My wife and I both retired 7 years ago at age 55y/o. (We have significant investment, pension, and qualified retirement assets to live off of.)

Then, just as now, we had difficulties finding any detailed reporting on “what if we completely retire now, and don’t claim Social Security until 62yo, FRA, or 70yo? Does our Social Security benefit continue to grow if we delay?” All the examples we read assumed delayed retirement while continuing to work until filing for Social Security.

We continue to get our Social Security earnings statement each year, and enter $0 income for this and future years. What we see in those earnings statements is that the FRA amount increases by just over 3% per year. Still trying to find an equation showing how that’s calculated.

Paul Brustowicz

One of my wealthy friends started her Social Security monthly benefit at age 62 despite not needing it. She based her decision on her family health history and not wanting to leave anything behind for the government. She is still kicking at age 73.

Another friend had her defined benefit pension tied to Social Security monthly benefit at age 62. Nine years later she is not very happy.

I started my benefit at my eligible age of age 66. I thought I needed it. I could have done without it for four years. Oh well, my wife has found several ways to spend it.

Dave G.

The article talks only about delaying benefits to FRA or age 70. But it doesn’t say anything about spousal benefits or claiming strategies for spouses. For one, spousal benefits do not get delayed claiming credits after FRA is reached. Waiting to claim those leaves money on the table. Also, you can still file a “restricted application” for spouse only benefits, despite last year’s rule change. My wife and I did this. She filed for her benefits and I filed a restricted application to get half of hers. This way, I continue to earn delayed credit on my own work record.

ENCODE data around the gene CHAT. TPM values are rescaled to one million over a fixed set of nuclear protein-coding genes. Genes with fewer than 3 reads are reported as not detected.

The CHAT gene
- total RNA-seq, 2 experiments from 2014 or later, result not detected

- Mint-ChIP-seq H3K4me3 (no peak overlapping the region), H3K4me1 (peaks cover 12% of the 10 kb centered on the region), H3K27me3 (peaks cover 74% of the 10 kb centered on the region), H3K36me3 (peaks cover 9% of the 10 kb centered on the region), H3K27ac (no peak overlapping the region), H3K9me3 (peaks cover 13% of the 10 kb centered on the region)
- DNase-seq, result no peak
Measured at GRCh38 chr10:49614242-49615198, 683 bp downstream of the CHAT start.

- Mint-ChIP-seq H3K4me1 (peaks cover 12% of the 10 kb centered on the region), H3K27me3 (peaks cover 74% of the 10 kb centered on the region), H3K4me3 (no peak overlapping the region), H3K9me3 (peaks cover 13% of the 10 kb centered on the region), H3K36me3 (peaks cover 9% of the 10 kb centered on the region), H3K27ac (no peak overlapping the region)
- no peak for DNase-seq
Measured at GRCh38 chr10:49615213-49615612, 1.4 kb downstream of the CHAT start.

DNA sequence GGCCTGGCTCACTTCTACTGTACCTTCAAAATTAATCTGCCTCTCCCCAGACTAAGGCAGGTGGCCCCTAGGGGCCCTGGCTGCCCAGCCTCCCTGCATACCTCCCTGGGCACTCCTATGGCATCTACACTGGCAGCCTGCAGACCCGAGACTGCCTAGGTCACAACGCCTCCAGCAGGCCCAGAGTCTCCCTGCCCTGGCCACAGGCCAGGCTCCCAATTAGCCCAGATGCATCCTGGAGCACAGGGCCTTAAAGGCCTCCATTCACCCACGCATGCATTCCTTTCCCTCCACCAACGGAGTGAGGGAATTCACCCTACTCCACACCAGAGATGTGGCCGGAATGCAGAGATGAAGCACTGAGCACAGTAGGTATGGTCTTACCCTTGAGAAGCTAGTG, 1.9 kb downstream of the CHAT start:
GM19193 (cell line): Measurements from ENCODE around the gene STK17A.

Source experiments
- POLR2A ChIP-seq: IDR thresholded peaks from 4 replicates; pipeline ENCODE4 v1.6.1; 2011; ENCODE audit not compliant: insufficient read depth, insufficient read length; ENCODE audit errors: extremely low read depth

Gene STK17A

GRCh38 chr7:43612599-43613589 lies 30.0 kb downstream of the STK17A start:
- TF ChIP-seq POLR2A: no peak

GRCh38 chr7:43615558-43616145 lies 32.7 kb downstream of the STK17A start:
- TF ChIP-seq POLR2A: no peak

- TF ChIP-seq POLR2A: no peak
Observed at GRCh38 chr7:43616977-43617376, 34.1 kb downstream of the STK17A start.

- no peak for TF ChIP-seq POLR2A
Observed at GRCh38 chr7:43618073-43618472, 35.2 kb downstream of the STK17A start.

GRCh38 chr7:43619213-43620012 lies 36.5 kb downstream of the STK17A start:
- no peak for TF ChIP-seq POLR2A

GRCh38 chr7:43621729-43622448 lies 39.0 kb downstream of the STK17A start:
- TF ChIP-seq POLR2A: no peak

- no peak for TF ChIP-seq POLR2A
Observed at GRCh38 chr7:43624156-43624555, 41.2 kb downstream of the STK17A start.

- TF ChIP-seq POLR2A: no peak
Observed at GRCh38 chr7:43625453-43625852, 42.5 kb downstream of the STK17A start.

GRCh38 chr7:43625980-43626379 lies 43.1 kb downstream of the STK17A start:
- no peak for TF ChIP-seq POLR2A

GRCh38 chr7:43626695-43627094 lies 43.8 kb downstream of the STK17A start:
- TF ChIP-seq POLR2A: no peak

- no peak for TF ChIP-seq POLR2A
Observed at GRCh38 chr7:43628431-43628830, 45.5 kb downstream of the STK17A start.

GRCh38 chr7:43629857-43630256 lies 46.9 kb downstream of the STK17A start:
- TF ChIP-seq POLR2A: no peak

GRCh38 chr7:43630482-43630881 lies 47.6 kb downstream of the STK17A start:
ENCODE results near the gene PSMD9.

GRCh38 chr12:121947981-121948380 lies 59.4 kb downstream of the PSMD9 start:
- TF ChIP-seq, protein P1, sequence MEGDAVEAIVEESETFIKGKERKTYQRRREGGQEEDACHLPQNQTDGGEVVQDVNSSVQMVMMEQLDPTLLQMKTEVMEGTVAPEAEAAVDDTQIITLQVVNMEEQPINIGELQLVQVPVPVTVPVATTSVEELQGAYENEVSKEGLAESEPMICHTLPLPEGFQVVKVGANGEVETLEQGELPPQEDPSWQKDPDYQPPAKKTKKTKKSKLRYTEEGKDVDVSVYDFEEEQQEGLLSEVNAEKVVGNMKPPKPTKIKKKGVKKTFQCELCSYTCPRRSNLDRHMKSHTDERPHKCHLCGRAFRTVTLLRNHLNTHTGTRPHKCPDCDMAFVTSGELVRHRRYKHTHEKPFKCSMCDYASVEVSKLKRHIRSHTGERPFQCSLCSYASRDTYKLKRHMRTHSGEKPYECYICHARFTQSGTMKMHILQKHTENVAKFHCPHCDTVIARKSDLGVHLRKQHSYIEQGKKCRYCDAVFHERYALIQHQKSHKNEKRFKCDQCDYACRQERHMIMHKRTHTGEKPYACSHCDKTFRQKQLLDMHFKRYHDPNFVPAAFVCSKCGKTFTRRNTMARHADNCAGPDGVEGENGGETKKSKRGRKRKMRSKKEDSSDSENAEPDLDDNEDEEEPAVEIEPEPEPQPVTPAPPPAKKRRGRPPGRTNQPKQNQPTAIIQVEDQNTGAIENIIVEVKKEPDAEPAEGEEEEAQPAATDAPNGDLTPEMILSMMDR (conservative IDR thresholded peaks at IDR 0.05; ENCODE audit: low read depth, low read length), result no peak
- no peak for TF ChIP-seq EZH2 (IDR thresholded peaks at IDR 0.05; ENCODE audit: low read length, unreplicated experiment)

A restricted application limits benefits to only the spousal amount but requires your spouse to have filed for his/her own retirement benefit. You have to be careful to avoid “deeming” rules that assume you filed for your maximum benefits and lose out on delayed claiming credits.


There’s no mention of the fact that those born before January 1, 1954, may still file a restricted application for spousal benefits (on their lower-earning spouse’s record) at full retirement age, then switch to their own benefit at age 70.

Social Security has closed this option to younger claimants, but it is still open to those born before 1954.

Kim Blanton

Great comments – at least as valuable at the blog itself!
Thank you- Kim (blog writer)


Delaying the primary earners benefit until age 70 is a must for a surviving spouse. Although a non-working spouse only needs 10 years or 40 quarters to qualify for free Medicare part A. They can only receive the maximum spousal benefit at their FRA, but will receive the spouse’s full retirement benefit as a surviving spouse upon death of their partner. For most married women, this can be the difference between surviving and living in abject poverty. Love your spouse and delay taking Social Security to age 70 if you can.


People forget that by working longer, those current, higher-paid salaries will replace the lower-paid salaries in the early years under the SS-formula — which uses the highest-paid 35-years. So not only will delaying Social Security until FRA or later increase the benefit, the SS-benefit will also increase based on current higher-paid wages. Any projections are based on a “current” SS-benefit, where these increases are not factored in.